family drama management
Nothing brings families together like a wedding! And while this can be a wonderful, meaningful part of your big day, it can also spark some drama! For those of us that have more complex dynamics (step parents, step siblings, old family arguments) the idea of seeing all these people under one roof can be a little stress inducing! So here are some ways that you can minimize the drama:
1. Personal Moments for ALL!
If you have multiple people in your life that both contribute to one role (say a dad and a step father) try to give each of them their own special time on the day of the wedding.
For example, if your dad is walking you down the aisle, plan out a special time to do a first look with your step-dad too! Not only will it help him feel special, but it will keep them from competing for your attention during "dad" time on the wedding day.
2. Let them be themselves
While most family members are super excited to be part of traditional wedding day moments (putting on the bride's veil, straightening the grooms tie, etc.) it's not for everyone.
If your loved one isn't comfortable in a certain role, don't push it! Maybe your mom would rather have a first look alongside your dad than be the one helping you get into your dress. Maybe your sister wants to be the one that helps your hubby get his jacket on. Remember, this day is uniquely YOU! And that means it's about your unique loved ones too. Don't push them into being part of traditional moments if they don't want to be. Letting them participate in the day the way they are comfortable doing so will make EVERYONE less stressed.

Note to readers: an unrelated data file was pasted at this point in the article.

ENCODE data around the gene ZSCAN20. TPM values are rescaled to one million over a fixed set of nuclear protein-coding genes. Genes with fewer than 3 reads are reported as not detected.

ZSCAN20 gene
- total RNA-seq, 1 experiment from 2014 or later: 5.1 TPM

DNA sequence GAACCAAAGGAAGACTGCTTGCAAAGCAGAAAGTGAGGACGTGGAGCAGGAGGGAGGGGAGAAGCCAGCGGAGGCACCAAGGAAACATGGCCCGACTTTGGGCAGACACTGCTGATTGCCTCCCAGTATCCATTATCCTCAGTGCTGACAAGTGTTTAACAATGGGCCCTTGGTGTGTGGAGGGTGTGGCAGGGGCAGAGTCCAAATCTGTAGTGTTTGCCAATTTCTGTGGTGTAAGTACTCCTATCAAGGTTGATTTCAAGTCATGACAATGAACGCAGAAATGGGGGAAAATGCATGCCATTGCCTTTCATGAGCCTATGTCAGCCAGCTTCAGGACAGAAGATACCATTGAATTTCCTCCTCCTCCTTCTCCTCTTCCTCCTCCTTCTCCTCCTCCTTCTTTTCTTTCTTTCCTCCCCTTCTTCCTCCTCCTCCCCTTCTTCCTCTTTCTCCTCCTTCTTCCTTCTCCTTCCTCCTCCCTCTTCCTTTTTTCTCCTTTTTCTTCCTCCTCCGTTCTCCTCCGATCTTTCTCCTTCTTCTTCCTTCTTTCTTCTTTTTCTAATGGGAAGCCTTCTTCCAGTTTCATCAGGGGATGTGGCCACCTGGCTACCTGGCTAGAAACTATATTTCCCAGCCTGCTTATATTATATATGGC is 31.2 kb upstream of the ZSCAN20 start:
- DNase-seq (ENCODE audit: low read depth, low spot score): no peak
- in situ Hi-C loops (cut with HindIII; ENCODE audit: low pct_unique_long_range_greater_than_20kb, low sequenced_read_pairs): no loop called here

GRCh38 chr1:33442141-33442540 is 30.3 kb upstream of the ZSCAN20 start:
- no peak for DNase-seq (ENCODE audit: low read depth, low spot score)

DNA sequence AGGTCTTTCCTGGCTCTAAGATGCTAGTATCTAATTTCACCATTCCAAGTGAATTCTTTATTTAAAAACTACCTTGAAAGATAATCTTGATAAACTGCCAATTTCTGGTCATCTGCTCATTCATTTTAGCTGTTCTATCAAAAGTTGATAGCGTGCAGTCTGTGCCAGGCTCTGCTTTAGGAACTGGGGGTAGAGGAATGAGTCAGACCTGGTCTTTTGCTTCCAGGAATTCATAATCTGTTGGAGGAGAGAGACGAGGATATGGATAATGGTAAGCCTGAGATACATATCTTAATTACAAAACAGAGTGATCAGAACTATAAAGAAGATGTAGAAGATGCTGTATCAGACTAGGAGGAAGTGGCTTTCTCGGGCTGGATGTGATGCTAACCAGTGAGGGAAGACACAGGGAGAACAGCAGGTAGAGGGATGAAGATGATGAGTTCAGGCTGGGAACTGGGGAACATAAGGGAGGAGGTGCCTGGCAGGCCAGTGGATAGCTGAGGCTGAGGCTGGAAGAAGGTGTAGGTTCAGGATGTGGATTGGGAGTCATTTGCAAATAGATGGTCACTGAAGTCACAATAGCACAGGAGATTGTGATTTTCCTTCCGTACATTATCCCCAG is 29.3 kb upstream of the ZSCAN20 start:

3. Get your photographer in-the-know
Since the most awkward moments for family dynamics usually happen during the formal family portrait time (everyone has to be in the same place at the same time), make sure your photograph knows about any hot-button issues. If mom and dad divorced a few months ago and dad brought a date, it's probably best that your photographer doesn't ask the three of them to be in the same picture! (yikes).
Stressful moments like these can be avoided by completing a formal family shot list. This is a list that every wedding photographer should have. It lists out all the different family combinations you want AND the ones you don't want. For example, if Uncle Jimmy hasn't spoken to Cousin Mark in 10 years, you can put a note on the list that your photographer should place them on opposite sides of the big family shot ;)